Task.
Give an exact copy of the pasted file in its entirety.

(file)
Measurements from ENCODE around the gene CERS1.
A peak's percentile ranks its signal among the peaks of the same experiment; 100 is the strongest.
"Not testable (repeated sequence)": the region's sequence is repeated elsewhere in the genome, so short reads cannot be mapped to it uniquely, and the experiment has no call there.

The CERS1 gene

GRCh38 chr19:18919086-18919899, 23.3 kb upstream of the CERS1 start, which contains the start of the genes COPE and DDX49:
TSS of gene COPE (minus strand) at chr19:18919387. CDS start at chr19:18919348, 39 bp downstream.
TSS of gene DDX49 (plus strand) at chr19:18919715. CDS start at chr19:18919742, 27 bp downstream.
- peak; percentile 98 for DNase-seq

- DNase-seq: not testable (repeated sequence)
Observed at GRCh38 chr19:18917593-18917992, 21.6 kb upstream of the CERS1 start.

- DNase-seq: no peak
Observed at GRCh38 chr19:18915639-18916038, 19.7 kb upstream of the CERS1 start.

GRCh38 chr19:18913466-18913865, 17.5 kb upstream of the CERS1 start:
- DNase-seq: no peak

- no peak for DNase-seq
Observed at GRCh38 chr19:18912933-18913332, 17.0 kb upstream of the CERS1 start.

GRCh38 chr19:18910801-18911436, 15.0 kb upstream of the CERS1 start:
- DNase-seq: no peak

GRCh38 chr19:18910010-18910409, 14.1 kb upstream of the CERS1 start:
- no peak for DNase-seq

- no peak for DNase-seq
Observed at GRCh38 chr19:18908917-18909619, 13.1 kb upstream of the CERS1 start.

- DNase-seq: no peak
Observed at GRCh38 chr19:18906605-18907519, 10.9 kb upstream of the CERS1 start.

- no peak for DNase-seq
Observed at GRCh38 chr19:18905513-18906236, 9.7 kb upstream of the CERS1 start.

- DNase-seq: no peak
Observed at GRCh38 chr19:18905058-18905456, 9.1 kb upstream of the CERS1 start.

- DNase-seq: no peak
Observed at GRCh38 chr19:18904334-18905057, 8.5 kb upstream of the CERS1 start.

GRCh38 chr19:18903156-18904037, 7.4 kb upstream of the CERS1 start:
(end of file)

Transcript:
Measurements from ENCODE around the gene CERS1.
A peak's percentile ranks its signal among the peaks of the same experiment; 100 is the strongest.
"Not testable (repeated sequence)": the region's sequence is repeated elsewhere in the genome, so short reads cannot be mapped to it uniquely, and the experiment has no call there.

The CERS1 gene

GRCh38 chr19:18919086-18919899, 23.3 kb upstream of the CERS1 start, which contains the start of the genes COPE and DDX49:
TSS of gene COPE (minus strand) at chr19:18919387. CDS start at chr19:18919348, 39 bp downstream.
TSS of gene DDX49 (plus strand) at chr19:18919715. CDS start at chr19:18919742, 27 bp downstream.
- peak; percentile 98 for DNase-seq

- DNase-seq: not testable (repeated sequence)
Observed at GRCh38 chr19:18917593-18917992, 21.6 kb upstream of the CERS1 start.

- DNase-seq: no peak
Observed at GRCh38 chr19:18915639-18916038, 19.7 kb upstream of the CERS1 start.

GRCh38 chr19:18913466-18913865, 17.5 kb upstream of the CERS1 start:
- DNase-seq: no peak

- no peak for DNase-seq
Observed at GRCh38 chr19:18912933-18913332, 17.0 kb upstream of the CERS1 start.

GRCh38 chr19:18910801-18911436, 15.0 kb upstream of the CERS1 start:
- DNase-seq: no peak

GRCh38 chr19:18910010-18910409, 14.1 kb upstream of the CERS1 start:
- no peak for DNase-seq

- no peak for DNase-seq
Observed at GRCh38 chr19:18908917-18909619, 13.1 kb upstream of the CERS1 start.

- DNase-seq: no peak
Observed at GRCh38 chr19:18906605-18907519, 10.9 kb upstream of the CERS1 start.

- no peak for DNase-seq
Observed at GRCh38 chr19:18905513-18906236, 9.7 kb upstream of the CERS1 start.

- DNase-seq: no peak
Observed at GRCh38 chr19:18905058-18905456, 9.1 kb upstream of the CERS1 start.

- DNase-seq: no peak
Observed at GRCh38 chr19:18904334-18905057, 8.5 kb upstream of the CERS1 start.

GRCh38 chr19:18903156-18904037, 7.4 kb upstream of the CERS1 start: